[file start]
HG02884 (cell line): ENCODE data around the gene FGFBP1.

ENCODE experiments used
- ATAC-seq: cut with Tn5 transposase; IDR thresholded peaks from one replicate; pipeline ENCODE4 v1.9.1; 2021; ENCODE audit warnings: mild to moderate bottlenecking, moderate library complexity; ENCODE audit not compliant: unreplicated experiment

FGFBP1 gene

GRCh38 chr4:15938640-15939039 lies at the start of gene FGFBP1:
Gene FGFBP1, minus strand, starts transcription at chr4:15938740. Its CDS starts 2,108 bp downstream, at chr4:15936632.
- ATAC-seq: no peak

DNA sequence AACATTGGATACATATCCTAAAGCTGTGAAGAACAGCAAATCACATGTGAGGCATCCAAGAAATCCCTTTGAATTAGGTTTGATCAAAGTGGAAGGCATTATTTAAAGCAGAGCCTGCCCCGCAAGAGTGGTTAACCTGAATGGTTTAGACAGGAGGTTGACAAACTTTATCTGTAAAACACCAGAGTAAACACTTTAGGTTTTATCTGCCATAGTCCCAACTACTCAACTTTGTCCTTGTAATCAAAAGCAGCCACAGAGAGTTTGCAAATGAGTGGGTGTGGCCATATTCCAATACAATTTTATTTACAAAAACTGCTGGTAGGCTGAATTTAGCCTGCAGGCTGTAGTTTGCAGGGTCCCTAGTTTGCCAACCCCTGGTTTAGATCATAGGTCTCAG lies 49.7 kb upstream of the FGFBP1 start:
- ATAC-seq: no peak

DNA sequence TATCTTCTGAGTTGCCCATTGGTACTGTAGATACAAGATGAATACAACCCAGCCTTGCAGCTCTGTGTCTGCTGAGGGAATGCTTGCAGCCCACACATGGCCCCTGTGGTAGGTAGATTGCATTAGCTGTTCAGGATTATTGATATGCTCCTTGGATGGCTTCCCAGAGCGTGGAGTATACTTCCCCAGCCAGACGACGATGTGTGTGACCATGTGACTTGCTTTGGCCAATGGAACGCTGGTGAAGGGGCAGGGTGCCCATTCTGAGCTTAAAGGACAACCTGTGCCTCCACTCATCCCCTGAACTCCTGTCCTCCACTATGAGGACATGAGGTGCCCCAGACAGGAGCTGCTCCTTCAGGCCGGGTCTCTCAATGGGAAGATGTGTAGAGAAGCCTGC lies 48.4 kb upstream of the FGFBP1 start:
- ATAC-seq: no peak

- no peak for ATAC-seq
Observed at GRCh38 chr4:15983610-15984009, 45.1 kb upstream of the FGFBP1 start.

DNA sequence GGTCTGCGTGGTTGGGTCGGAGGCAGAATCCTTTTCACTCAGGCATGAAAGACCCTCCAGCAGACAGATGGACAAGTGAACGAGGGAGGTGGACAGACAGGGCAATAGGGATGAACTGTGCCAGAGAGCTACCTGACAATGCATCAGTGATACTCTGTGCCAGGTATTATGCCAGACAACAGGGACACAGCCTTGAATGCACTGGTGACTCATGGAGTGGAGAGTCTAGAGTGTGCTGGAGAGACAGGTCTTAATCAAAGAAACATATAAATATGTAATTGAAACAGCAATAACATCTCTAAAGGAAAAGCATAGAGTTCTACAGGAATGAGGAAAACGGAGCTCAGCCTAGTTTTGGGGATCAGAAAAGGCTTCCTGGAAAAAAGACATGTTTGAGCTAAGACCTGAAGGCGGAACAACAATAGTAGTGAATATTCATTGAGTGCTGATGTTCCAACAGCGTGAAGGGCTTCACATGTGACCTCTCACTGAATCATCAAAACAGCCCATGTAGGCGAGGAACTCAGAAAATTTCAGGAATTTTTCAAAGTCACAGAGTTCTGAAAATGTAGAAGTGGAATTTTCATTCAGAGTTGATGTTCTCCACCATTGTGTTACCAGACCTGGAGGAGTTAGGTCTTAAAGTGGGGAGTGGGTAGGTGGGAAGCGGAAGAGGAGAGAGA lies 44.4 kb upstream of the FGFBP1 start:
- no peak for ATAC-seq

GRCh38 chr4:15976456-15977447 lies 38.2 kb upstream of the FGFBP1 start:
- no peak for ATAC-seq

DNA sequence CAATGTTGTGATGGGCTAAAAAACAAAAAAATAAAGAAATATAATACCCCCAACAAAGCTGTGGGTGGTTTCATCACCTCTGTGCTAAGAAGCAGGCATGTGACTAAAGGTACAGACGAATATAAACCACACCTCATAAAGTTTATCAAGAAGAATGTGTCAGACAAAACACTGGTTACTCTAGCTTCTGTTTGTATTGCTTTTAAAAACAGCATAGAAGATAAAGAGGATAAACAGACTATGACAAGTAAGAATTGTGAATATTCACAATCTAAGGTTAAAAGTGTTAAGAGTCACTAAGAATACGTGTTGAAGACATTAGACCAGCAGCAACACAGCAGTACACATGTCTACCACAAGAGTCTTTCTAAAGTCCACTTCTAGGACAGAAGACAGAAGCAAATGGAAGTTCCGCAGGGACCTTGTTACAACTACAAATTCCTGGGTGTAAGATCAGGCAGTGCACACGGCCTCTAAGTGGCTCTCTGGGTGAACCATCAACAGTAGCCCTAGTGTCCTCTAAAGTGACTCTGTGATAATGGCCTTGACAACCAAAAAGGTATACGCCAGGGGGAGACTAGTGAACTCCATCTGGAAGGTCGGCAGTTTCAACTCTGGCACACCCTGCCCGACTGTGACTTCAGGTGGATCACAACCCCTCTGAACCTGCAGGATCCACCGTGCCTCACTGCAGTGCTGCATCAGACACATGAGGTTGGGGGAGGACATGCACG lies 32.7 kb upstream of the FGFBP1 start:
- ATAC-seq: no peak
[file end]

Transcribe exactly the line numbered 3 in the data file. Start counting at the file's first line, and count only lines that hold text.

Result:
- ATAC-seq: cut with Tn5 transposase; IDR thresholded peaks from one replicate; pipeline ENCODE4 v1.9.1; 2021; ENCODE audit warnings: mild to moderate bottlenecking, moderate library complexity; ENCODE audit not compliant: unreplicated experiment